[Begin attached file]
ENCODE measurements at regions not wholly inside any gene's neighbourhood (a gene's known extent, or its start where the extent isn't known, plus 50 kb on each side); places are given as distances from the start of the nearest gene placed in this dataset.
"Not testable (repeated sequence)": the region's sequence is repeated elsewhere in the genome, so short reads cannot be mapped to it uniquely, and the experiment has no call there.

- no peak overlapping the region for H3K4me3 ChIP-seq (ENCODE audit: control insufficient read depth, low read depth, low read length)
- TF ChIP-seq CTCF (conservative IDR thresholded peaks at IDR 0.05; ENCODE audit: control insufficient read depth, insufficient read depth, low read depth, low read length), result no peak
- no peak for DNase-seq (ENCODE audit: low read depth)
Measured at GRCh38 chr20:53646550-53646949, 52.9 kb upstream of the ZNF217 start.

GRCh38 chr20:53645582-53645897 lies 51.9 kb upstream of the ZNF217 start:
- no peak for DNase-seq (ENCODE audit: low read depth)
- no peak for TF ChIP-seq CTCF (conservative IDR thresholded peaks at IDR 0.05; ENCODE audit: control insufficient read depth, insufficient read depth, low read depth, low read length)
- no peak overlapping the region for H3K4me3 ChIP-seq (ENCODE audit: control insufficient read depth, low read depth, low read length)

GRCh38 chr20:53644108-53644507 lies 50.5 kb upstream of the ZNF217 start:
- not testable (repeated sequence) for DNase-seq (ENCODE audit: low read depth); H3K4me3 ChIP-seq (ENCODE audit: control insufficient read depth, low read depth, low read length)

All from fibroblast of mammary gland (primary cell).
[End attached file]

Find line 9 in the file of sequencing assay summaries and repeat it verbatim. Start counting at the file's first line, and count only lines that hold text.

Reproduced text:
- no peak for TF ChIP-seq CTCF (conservative IDR thresholded peaks at IDR 0.05; ENCODE audit: control insufficient read depth, insufficient read depth, low read depth, low read length)